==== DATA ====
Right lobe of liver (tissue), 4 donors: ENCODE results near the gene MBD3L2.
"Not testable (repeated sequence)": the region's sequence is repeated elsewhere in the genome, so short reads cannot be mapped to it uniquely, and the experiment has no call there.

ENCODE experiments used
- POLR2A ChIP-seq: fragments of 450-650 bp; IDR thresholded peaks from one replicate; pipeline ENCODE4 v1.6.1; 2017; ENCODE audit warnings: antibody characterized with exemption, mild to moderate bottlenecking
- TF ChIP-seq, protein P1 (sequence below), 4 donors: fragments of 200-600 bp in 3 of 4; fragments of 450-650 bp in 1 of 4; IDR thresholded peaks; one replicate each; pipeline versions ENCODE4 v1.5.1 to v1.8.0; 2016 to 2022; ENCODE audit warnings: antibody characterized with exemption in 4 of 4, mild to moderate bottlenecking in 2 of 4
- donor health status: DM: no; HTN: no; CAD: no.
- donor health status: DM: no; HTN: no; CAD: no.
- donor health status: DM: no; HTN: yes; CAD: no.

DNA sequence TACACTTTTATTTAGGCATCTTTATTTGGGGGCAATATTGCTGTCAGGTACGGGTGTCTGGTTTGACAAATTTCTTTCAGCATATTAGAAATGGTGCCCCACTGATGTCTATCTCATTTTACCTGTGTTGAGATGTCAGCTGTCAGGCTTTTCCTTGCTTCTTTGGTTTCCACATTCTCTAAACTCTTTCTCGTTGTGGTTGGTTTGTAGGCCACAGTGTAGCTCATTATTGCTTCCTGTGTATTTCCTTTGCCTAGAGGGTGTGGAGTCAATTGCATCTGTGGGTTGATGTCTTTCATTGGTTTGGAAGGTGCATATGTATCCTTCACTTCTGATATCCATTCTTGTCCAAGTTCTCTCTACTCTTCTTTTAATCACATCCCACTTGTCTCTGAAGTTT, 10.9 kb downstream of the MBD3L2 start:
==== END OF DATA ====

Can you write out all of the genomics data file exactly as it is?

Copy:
Right lobe of liver (tissue), 4 donors: ENCODE results near the gene MBD3L2.
"Not testable (repeated sequence)": the region's sequence is repeated elsewhere in the genome, so short reads cannot be mapped to it uniquely, and the experiment has no call there.

ENCODE experiments used
- POLR2A ChIP-seq: fragments of 450-650 bp; IDR thresholded peaks from one replicate; pipeline ENCODE4 v1.6.1; 2017; ENCODE audit warnings: antibody characterized with exemption, mild to moderate bottlenecking
- TF ChIP-seq, protein P1 (sequence below), 4 donors: fragments of 200-600 bp in 3 of 4; fragments of 450-650 bp in 1 of 4; IDR thresholded peaks; one replicate each; pipeline versions ENCODE4 v1.5.1 to v1.8.0; 2016 to 2022; ENCODE audit warnings: antibody characterized with exemption in 4 of 4, mild to moderate bottlenecking in 2 of 4
- donor health status: DM: no; HTN: no; CAD: no.
- donor health status: DM: no; HTN: no; CAD: no.
- donor health status: DM: no; HTN: yes; CAD: no.

DNA sequence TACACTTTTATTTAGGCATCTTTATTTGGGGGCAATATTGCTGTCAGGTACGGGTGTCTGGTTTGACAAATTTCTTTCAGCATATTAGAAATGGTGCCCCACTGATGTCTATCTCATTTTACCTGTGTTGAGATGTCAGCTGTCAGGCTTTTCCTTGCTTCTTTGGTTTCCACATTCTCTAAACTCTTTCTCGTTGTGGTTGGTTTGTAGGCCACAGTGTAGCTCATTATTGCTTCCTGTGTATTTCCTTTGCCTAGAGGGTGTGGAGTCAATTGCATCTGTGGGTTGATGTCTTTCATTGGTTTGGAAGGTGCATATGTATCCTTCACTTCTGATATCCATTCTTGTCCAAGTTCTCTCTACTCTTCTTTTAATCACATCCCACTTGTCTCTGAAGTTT, 10.9 kb downstream of the MBD3L2 start: